Monthly Archives: January 2014

Top Ten Discussions on Botanical Rambles—2013

Before January splits the scene, I want to thank you for rambling along with me here on the Washington Native Plant Society blog in 2013. I enjoyed curating the blog last year, and I’ve signed up to continue for 2014.

A special thanks to you subscribers out there—over 130 of you!—who receive Botanical Rambles in your inbox. If you’d like to subscribe, click on the link in the right-hand sidebar.

What would you like to read about on the blog this year? Would you like to contribute a post? Please comment below or email us. We’d love to hear from you!

Here are the ten posts that gathered the most comments in 2013:

 

Weighing in on Northwest Plant Books, by Kathy Murray

In early July I was hiking on SaukMountain near Rockport in a meadow full of wildflowers and was dismayed to find that I couldn’t remember the names of some common plants. I wasn’t carrying a plant list or a book. Once home I rummaged through my book collection trying to figure out which I should put on the top of my “must take” hiking pile.

 

Urban Fern Gallery, by Sarah Gage
If you live in a city, I’m sure you’ve seen them too. Emerging from walls, perched on pilings, and seemingly imprisoned beneath grates and guardrails. These urban ferns seem impervious to weeds, landscaping, litter, pollution, desiccation, and other challenges of urban life. No wonder their ancient lineages persist.

 

Gardening with Edible and Useful Shrubs, by Jane Wentworth

I recently moved and have the good fortune of a new landscape to plant and restore on San JuanIsland. After Phase 1—planting a fine selection of native trees—I set out on Phase 2: adding shrubs that are useful, edible, or both. They got extra points for color and texture. Here are my top five, in no particular order.

 

Ten Ways to Connect Kids with Native Plants, by Jeanne Ponzetti

What are your earliest childhood memories of native habitats, plants, and animals? I loved a secret hideout behind a cluster of evergreens in our backyard in New York, where I dug in the dirt and collected prickly chestnut burs. My husband Dave remembers long hours of wandering the woods behind his house in Illinois. My botanist friend Julie walked with her grandmother, who taught her many of western Oregon’s natives.

 

Botanico-Literary Question Marks I: Oaks in Peshastin?, by Sarah Gage

Does this ever happen to you? You’re reading along, and something botanical leaps out at you as Not-Quite-Right. It stays there, worrying you like a raspberry seed nestled up to a molar. Here is a literary botanical muddle that created a twinge during an otherwise enjoyable read.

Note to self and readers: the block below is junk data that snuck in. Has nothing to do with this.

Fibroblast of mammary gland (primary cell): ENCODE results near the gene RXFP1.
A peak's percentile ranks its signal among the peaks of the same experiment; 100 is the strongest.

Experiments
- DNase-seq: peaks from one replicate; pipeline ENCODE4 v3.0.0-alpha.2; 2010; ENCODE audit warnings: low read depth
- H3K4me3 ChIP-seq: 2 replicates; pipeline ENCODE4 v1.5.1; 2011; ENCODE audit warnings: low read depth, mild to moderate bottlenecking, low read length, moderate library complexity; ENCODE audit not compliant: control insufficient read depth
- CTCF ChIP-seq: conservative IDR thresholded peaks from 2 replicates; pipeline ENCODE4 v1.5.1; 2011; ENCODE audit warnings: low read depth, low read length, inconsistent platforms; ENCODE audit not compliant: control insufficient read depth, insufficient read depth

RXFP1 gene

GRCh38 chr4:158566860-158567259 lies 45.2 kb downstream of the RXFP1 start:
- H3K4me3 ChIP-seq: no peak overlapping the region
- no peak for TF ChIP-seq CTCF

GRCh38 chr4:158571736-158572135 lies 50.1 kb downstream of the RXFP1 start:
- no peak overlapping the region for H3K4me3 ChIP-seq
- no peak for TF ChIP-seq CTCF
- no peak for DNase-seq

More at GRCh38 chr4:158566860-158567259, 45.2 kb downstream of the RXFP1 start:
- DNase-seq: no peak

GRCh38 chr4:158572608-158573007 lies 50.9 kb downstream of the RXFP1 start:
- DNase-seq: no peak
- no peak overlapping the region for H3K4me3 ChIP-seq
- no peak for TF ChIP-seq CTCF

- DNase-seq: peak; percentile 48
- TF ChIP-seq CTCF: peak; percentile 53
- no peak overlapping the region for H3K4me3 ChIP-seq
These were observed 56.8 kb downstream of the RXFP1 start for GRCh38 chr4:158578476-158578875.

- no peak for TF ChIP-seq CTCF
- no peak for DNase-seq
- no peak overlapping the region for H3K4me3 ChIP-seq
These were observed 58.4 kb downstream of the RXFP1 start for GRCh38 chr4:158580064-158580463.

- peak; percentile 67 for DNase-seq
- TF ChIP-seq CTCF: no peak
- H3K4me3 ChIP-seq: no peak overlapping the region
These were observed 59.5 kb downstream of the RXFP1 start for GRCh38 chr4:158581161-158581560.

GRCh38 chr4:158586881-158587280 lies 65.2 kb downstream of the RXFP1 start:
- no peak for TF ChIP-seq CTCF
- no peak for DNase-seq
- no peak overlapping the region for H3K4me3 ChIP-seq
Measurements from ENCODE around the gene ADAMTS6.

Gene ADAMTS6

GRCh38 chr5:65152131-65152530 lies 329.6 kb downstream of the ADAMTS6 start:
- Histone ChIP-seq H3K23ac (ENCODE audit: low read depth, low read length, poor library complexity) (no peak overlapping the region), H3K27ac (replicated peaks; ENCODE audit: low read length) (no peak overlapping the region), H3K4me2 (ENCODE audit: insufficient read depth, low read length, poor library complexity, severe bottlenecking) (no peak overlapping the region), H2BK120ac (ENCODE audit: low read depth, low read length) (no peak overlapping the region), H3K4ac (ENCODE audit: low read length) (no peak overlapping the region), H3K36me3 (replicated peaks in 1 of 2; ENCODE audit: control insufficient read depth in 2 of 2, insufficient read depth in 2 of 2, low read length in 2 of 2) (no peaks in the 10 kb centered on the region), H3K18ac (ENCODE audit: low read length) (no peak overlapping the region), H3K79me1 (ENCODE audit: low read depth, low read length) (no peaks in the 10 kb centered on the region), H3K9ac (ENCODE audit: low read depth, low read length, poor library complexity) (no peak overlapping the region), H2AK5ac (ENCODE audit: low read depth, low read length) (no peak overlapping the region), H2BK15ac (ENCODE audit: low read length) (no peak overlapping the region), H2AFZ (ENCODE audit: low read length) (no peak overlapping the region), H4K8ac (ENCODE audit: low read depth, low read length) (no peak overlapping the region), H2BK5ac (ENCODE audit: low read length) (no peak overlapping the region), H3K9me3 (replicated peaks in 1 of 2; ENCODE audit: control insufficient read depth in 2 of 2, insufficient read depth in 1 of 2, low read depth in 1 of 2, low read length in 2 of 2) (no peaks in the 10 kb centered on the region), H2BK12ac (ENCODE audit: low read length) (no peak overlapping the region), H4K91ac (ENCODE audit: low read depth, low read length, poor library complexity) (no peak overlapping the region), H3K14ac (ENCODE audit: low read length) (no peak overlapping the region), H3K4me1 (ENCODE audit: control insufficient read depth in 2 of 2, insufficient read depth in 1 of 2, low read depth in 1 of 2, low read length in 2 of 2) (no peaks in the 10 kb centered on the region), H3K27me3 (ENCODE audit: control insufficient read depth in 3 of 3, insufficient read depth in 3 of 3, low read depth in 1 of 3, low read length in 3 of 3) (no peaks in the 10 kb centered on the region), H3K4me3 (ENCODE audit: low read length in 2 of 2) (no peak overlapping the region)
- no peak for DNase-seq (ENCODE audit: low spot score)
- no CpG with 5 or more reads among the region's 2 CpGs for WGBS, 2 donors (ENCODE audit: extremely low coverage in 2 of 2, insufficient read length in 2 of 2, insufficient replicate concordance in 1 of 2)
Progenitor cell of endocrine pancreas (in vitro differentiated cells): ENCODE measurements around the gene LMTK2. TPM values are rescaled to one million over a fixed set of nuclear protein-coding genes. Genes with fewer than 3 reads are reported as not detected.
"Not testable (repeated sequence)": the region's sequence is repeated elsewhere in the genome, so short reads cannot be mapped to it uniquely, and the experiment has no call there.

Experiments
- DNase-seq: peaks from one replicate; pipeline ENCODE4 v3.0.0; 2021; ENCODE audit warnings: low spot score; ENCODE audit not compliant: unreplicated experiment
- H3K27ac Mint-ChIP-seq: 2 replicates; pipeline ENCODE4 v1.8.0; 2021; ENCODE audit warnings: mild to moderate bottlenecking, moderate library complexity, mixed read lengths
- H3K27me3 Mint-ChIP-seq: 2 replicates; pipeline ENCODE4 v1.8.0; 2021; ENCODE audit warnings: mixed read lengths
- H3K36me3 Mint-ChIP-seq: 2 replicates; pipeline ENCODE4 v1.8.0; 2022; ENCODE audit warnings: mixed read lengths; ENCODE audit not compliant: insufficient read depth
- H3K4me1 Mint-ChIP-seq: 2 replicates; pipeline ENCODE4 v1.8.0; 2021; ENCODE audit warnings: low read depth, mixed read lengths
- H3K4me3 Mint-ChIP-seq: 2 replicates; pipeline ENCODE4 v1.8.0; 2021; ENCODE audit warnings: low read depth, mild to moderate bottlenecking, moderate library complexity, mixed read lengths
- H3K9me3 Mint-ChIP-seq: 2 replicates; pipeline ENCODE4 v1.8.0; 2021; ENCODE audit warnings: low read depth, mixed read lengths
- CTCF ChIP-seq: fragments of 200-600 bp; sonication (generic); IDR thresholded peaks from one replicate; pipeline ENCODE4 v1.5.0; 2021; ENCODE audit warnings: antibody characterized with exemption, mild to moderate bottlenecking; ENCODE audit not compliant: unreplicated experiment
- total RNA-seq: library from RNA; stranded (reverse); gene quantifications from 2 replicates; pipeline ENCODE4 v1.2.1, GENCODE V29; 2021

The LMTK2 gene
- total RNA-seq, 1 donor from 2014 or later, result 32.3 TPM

Five People—and Plants—I Appreciate, by Sarah Gage

We’re now in the middle of 2013’s Native Plant Appreciation Week. I spent last weekend touring some inspiring gardens on the Central Puget Sound Chapter’s NativePlantGarden tour. When I got back home, I took an appraising look at my own garden. It’s still very much a work in progress—as most gardens are. I poked around, grubbing out weeds and trimming errant branches, and I thought about how my garden is populated with people as well as plants. Here are five plants, and five people, I found in my garden.

 

Four Favorite Native Plant Fragrances, by Sarah Gage

Several native plant fragrances help me mark the seasons each year. I’m sure you have favorites of your own. Here are four that I like to sniff out.

 

Botany in the Movies—2012, by Sarah Gage

February is movie month, as we count down to the Oscars on Sunday, February 24th. While this topic is only tangentially related to Washington’s native plants, please indulge me. After Chris Cooper won the Oscar for Best Supporting Actor as orchid hunter John Larroche in Adaptation in 2002, I was hopeful that we were on the cusp of a time of botanical greatness in film.

 

Misadventures at the Seed Bank, by Don Schaechtel

I spent much of this spring and summer on my hands and knees pulling weeds. Not by choice, mind you, but because four years ago I did not understand the concept of the seed bank. Let me explain.

 

Who was Wilhelm Suksdorf?, by Don Hardin

It was not a particularly remarkable birth in the village of Dransau, Germany on September 15, 1850. No bands played; there were no parties. And much of the life of Wilhelm Nikolaus Suksdorf would be equally unremarkable. Who could know that the new baby would become one of the three leading pioneer botanists of the Pacific Northwest and perhaps its greatest botanical collector?

 

Happy reading, and please let us know what you’d like to read—and write!— in 2014.